Tuesday, 27 January 2009
‘We never talk about my brother’ – Peter S. Beagle (Tachyon Press)
Do you ever get that feeling when all you want to read is something short and sweet? Something that will keep you ticking over on the journey to work or something that you can just dip in and out of over a quick lunch break... That’s the mood I’ve been in just recently and ‘We never talk about my brother’ was the slimmest looking book on the shelf (a slender two hundred and eleven pages long), ‘just the job’ I thought.
How wrong I was... ‘We never talk about my brother’ is not a book that can be easily put down. In fact, it is one of those rare books when I ended up wishing that my commute (which I hate with a passion) could last just five minutes longer. It’s a book that is easy to get into but not so easy to escape, I didn’t want to escape.
However, as with any short story collection, not everything hit the spot. By special request, I’m going to take this one story at a time and tell you a little about what I thought...
Uncle Chaim and Aunt Rifke and the Angel.
I think Beagle took a gamble here by starting his collection with a story that starts really slowly and doesn’t speed up. Stick with it though, it’s worth it. I’m not sure who the story was meant to be about and that was part of the charm that it held for me. This is one that I could go back and read over and over again.
We never talk about my brother.
And once you’ve read this story you will understand why. Could a network anchorman be an Angel of Death? If he is then what does that make his DIY store owning older brother...? This story shows very well what happens when two deus ex machina clash but it is also a tale of family and the responsibilities of an older sibling. It builds up slowly into a crescendo of a climax which I wouldn’t have noticed if it hadn’t been pointed out to me right at the end (it’s only a few words long). Very intense stuff.
The Tale of Junko and Sayuri.
A cautionary tale of how getting what you wish for can cost you everything. Interestingly though it doesn’t come across as saying that you should be content with what you have. Advance by all means but don’t overstretch yourself. This one grew slowly on me; Sayuri’s shape shifting ability is never overstated and thereby avoids becoming the focal point of the story. The climax completely wrong footed me but there turned out to be a really good reason for it... I felt like I’d read this one before but I was still hooked right up until it ended.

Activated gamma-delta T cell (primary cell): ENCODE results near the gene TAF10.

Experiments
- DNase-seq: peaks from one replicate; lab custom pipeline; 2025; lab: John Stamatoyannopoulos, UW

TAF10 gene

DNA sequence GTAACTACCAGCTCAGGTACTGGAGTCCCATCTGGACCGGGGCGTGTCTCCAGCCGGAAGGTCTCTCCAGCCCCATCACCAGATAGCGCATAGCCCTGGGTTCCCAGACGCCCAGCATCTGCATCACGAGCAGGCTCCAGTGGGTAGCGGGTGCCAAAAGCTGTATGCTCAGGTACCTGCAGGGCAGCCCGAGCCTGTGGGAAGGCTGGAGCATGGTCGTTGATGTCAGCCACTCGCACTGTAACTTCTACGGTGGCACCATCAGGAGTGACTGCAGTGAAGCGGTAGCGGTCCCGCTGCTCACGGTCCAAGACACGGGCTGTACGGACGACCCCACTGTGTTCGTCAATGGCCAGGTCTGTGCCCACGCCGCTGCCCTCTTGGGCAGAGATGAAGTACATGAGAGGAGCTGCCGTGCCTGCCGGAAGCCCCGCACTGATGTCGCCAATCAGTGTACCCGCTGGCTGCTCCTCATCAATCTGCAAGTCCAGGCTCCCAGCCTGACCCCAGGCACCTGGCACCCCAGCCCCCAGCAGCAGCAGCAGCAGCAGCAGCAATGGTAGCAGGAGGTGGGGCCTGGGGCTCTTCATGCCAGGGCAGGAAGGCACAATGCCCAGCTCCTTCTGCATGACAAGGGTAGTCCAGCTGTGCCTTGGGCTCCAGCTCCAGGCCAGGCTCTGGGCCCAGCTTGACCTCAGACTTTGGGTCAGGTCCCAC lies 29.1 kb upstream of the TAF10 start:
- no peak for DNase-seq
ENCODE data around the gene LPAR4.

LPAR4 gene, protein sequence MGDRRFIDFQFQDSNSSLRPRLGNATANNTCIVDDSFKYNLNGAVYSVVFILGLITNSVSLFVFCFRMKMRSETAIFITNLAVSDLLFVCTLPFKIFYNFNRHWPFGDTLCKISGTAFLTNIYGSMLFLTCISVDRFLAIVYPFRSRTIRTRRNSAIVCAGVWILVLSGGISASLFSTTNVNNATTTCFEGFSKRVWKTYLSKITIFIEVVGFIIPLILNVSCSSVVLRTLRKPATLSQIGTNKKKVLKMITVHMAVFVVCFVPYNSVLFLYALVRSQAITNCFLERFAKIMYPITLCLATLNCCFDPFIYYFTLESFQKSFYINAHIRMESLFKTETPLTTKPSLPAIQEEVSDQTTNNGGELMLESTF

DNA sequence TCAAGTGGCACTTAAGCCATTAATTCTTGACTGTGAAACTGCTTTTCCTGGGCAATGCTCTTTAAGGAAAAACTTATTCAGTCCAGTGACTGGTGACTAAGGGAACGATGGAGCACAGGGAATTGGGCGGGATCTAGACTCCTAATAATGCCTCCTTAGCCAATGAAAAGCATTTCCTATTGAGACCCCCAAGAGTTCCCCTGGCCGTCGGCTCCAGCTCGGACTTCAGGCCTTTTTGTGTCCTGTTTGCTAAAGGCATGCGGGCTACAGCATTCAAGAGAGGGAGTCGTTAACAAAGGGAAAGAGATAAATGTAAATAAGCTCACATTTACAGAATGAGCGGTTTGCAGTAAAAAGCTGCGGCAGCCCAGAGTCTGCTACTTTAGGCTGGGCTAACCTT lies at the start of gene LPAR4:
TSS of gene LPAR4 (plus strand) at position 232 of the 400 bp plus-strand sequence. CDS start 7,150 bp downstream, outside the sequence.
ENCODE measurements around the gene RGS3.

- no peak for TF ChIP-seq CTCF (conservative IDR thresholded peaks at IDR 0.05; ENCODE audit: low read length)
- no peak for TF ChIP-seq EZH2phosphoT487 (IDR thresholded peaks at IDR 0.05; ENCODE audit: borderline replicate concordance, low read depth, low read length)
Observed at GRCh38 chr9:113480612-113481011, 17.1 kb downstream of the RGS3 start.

King Pelles the Sure.
In the introduction to this story, Beagle mentions that Darryl Brock described this tale as the best anti-war story he has ever read. On the one hand I can see where he is coming from but, on the other hand, the stupidity and short sightedness of the king was emphasised a little too much to make the reasons for war truly believable. ‘King Pelles the Sure’ is a compelling read though, especially for the redemption that it offers at the end.
The Last and Only, or, Mr Moscowitz Becomes French.
I think this was my favourite of the bunch. A man comes back from holidaying in France only to find that he is slowly becoming more French in every way. No explanation is given for this, only a remorseless march towards an inescapable conclusion. This is a tale that is partly whimsical and partly sad but touching the whole way through.
A ghost challenges the new tenant of a flat to a duel. The prize? Ownership of the property and a beautiful woman. The weapons? Bad poetry (truly bad poetry)... I liked the concept and the build up but felt a little let down by the duel itself which became a showcase for bad poetry rather than an actual duel. If you’ve got the weapon in your armoury then you use it straight away, you don’t save it up for last...
The poems were awful though.
The Stickball Witch.
Not a bad story in itself but I found this to be my least favourite of the bunch as it slipped into the ‘real world’ a little too much and lost something (as a result) when compared to the more speculative nature of the others. Not bad though if you take it purely as a ‘childhood tale’.
This is another tale that’s a slow starter but is worth sticking around for, a highwayman (on the run) meets a priest who is older than he looks and has a tale to tell... ‘By Moonlight’ offers a beautiful look at the world of fairy ‘under the hill’ and then leaves everything hanging in a state of potential upheaval with a deliberately vague ending that has still got me thinking about what could have happened next...
Fantasy is my thing but ‘Chandail’ didn’t really do it for me on that score, possibly because (as it’s a short story) I didn’t really have much time to get a feel for the world itself... As a story of mercy, and putting the past behind you, it’s well worth sticking around for. The spin placed on the established ‘mermaid myth’ is very interesting as well.
One thing that all the stories share is their pace which can be rather slow at times. This isn’t a bad thing though as it gives Beagle time to gradually set the reader up for what is to come at the end, the climax isn’t necessarily the finale...
Not all of the stories worked for me but there was enough in all of them to make this an enthralling collection that I’m glad I picked up. I might just have to search out more by this author...
Nine out of Ten